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Re: Fragmentation for headers: why jumbo != continuation.

From: Roberto Peon <grmocg@gmail.com>
Date: Thu, 10 Jul 2014 18:08:41 -0700
Message-ID: <CAP+FsNezYmcuAEHSeGXRXkz+3tFWqtYoBNpreA0NcK-B712xQA@mail.gmail.com>
To: Greg Wilkins <gregw@intalio.com>
Cc: HTTP Working Group <ietf-http-wg@w3.org>
On Thu, Jul 10, 2014 at 5:59 PM, Greg Wilkins <gregw@intalio.com> wrote:

>
> On 11 July 2014 10:41, Roberto Peon <grmocg@gmail.com> wrote:
>
>> Flow control of headers ends up being problematic even when there is no
>> compressor, since, on the flip side of this coin, you can't always predict
>> which headers are necessary for interpretation of a request, and thus you
>> end up with smart attackers sending all but that last thing for every
>> stream and affecting a much more effective slowloris attack.
>
>
> This is true.  But if we can break the dependencies between the order that
> we decompress headers, then I think both proposals are pretty much the same.
>
> With fragmented but not flow controlled headers, and proxy or endpoint is
> still going to have to wait/buffer until the fragment holding the necessary
> information arrives.
>

Yup, but there are usecases where 'the necessary information' is the null
set (trusted senders), and others where it is found quite quickly (e.g. if
the client is smart/lucky enough to present the necessary headers).


>
> I think we should not tie ourselves too much in knots over what bad actors
> can do... so long as a bad actor can only screw with their own stream and
> can't take more resources from an impl that it is prepared to commit.
>
> however, I don't think the will is there to start again from framing
> layer, so happy to ignore my suggestion for the purposes of this thread.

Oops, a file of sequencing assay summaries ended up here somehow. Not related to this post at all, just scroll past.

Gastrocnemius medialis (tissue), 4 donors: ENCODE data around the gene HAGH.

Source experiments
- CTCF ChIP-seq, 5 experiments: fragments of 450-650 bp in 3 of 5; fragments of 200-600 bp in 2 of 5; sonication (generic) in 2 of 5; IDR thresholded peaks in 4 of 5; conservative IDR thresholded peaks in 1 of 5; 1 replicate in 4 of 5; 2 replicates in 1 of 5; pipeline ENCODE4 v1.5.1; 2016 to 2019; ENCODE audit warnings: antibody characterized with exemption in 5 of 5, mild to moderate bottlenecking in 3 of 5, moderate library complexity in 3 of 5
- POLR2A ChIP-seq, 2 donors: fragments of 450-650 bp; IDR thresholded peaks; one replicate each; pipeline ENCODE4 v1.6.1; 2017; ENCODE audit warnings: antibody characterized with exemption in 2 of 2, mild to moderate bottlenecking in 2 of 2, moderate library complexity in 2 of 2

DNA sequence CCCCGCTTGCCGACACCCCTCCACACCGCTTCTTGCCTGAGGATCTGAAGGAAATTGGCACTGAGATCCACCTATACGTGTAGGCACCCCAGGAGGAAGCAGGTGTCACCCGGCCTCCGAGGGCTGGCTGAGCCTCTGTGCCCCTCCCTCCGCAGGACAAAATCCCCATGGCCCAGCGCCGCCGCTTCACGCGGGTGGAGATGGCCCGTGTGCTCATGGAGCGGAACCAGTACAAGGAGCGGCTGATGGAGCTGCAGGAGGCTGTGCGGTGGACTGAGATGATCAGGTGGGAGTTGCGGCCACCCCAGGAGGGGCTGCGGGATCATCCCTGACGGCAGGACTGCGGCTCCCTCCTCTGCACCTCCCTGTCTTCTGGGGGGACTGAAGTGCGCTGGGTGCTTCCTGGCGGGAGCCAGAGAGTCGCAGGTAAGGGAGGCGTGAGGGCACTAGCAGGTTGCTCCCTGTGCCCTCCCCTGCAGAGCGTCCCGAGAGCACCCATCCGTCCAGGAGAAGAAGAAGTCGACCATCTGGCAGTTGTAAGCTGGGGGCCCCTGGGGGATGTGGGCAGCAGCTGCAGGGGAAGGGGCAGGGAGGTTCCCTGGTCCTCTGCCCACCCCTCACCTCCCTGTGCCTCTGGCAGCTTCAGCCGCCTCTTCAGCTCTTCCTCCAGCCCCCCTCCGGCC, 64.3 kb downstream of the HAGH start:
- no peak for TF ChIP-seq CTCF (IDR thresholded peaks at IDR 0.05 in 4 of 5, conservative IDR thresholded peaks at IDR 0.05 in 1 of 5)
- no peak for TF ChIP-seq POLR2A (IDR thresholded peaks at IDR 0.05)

>

When acting as a server (or a proxy) and listening to the clients on the
untrusted internet, one will experience malicious clients.
The issue with these clients is that the memory (and cpu, etc.) they
consume could be better spent on other, hopefully non-malicious clients to
improve their experience.
A trivial example of this is the server's willingness to keep the
connection open, and thus be able to receive and react to queries without
having the client pay for the connection startup and TLS termination
latency again.
A server's willingness to do this will be related directly to the number of
clients it can handle at that moment (for a well constructed server/proxy).

In other words, if malicious clients can consume more memory (amongst other
resources, but this is the easiest attack vector), it can cause a
degradation in the quality of the service that the server can provide other
clients.
This is the reason why the design intent was to receive one set of headers
at a time, though in a streaming fashion-- it limits the attack surface
while not affecting anything in the common case where headers are small.

-=R

>
> cheers
>
>
> --
> Greg Wilkins <gregw@intalio.com>
> http://eclipse.org/jetty HTTP, SPDY, Websocket server and client that
> scales
> http://www.webtide.com  advice and support for jetty and cometd.
>
Received on Friday, 11 July 2014 01:09:08 UTC

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